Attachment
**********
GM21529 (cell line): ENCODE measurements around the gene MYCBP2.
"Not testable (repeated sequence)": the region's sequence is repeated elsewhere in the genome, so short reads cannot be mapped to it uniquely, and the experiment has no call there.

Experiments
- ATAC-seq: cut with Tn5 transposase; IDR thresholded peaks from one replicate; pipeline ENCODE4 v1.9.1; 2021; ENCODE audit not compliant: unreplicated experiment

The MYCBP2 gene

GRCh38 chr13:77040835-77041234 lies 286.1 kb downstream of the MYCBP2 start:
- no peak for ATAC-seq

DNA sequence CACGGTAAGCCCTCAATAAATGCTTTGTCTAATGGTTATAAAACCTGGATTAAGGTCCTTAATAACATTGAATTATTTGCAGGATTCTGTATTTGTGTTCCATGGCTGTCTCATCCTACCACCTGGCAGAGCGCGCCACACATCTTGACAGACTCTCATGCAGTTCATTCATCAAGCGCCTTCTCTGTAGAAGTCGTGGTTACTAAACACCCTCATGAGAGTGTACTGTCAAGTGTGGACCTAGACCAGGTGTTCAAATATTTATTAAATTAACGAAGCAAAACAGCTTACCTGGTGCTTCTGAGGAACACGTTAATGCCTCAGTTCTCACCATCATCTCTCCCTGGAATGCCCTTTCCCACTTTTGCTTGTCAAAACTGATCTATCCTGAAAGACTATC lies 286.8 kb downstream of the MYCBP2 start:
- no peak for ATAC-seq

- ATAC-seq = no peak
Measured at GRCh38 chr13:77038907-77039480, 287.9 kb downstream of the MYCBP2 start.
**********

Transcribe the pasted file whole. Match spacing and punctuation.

GM21529 (cell line): ENCODE measurements around the gene MYCBP2.
"Not testable (repeated sequence)": the region's sequence is repeated elsewhere in the genome, so short reads cannot be mapped to it uniquely, and the experiment has no call there.

Experiments
- ATAC-seq: cut with Tn5 transposase; IDR thresholded peaks from one replicate; pipeline ENCODE4 v1.9.1; 2021; ENCODE audit not compliant: unreplicated experiment

The MYCBP2 gene

GRCh38 chr13:77040835-77041234 lies 286.1 kb downstream of the MYCBP2 start:
- no peak for ATAC-seq

DNA sequence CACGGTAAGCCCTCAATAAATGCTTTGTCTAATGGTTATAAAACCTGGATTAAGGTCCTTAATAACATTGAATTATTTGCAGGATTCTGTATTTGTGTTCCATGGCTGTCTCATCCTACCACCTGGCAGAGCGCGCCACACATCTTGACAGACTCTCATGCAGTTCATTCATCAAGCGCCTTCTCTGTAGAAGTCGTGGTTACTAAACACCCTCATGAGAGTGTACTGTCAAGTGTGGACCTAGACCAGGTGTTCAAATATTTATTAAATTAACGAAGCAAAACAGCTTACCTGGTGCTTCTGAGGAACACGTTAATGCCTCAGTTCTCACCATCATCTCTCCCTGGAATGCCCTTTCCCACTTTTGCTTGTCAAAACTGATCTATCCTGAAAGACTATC lies 286.8 kb downstream of the MYCBP2 start:
- no peak for ATAC-seq

- ATAC-seq = no peak
Measured at GRCh38 chr13:77038907-77039480, 287.9 kb downstream of the MYCBP2 start.